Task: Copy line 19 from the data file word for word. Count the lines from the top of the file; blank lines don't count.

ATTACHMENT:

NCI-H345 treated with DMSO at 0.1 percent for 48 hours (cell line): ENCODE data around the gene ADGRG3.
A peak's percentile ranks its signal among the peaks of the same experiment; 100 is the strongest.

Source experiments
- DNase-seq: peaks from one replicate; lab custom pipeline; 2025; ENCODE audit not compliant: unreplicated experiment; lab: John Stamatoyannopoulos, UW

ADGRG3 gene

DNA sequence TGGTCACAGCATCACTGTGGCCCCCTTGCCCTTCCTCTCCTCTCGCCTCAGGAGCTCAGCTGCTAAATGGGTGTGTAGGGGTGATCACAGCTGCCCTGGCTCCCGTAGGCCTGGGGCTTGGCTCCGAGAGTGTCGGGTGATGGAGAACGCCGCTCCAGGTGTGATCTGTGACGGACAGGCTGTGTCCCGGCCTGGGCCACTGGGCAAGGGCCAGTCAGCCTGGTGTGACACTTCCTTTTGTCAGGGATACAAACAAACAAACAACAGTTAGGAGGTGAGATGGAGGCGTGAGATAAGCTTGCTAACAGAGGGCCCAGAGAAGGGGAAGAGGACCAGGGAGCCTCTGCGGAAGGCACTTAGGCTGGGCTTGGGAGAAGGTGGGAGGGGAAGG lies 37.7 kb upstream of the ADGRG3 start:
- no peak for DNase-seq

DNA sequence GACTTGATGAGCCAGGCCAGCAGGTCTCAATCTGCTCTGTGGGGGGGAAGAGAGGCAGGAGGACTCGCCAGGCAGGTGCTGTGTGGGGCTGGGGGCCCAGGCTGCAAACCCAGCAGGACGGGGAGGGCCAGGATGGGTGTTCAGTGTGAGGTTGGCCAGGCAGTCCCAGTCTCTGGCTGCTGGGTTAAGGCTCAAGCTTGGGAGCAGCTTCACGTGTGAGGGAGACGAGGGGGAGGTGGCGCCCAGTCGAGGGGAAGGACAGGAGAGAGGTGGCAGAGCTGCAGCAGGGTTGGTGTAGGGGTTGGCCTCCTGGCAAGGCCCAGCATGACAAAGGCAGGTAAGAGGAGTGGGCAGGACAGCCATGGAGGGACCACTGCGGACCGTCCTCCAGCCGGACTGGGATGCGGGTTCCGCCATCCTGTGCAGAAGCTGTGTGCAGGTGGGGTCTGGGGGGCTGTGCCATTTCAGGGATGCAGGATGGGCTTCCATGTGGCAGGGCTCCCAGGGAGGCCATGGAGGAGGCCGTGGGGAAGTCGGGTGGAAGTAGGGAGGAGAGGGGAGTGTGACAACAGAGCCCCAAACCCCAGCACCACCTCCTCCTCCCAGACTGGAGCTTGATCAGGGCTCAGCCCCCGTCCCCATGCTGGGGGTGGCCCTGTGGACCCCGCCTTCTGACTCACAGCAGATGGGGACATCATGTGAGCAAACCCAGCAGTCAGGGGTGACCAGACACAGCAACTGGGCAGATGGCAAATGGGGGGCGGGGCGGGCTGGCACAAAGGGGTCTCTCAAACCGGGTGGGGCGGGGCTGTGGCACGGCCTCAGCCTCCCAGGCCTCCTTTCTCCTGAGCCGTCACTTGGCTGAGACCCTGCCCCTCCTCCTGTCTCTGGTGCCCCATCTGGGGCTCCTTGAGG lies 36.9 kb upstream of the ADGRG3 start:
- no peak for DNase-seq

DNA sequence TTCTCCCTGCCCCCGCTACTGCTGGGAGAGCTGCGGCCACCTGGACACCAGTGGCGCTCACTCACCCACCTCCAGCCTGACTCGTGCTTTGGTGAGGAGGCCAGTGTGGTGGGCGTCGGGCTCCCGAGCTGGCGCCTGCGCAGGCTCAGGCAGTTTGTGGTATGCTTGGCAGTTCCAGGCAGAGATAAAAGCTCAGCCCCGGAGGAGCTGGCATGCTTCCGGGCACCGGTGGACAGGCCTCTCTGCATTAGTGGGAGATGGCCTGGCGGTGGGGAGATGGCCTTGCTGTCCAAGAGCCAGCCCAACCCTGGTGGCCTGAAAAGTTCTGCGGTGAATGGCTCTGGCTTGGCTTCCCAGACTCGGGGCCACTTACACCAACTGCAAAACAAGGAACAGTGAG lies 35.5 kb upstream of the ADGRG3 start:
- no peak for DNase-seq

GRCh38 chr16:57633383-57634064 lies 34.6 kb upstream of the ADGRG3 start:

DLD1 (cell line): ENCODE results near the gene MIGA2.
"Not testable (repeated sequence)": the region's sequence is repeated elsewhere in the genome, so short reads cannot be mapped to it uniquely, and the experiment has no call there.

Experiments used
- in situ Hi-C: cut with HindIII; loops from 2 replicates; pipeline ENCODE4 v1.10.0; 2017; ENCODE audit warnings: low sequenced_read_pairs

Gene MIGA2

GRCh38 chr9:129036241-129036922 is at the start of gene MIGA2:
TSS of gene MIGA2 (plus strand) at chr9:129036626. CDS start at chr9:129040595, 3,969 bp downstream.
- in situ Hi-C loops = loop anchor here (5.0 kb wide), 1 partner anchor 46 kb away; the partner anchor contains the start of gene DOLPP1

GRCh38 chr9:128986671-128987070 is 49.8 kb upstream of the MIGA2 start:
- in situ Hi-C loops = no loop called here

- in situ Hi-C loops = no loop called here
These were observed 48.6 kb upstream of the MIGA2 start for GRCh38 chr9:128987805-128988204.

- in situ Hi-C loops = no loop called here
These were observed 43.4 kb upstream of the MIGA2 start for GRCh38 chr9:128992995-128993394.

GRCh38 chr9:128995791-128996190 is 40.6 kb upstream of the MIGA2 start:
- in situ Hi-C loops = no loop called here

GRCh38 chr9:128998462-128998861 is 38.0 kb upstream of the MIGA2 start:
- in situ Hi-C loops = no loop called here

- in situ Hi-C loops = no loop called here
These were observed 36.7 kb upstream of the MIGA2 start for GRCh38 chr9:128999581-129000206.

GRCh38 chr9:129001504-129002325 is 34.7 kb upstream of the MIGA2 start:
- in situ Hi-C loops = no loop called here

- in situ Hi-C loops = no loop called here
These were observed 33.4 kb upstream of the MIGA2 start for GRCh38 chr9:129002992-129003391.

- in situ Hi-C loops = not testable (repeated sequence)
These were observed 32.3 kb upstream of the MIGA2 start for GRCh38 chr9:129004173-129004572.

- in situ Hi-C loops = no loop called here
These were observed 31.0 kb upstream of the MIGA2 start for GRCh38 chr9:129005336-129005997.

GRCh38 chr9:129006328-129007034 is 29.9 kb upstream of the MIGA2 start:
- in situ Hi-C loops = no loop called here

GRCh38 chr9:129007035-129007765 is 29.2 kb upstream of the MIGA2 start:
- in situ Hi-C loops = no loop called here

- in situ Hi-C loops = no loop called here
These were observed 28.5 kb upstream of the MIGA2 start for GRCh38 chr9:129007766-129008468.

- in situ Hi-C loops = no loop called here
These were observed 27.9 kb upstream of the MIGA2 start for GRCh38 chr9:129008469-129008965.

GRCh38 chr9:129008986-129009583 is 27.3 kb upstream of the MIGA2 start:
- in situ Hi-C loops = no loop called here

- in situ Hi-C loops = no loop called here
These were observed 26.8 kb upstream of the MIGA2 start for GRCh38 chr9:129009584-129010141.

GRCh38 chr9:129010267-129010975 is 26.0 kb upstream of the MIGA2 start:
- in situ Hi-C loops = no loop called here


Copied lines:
TSS of gene MIGA2 (plus strand) at chr9:129036626. CDS start at chr9:129040595, 3,969 bp downstream.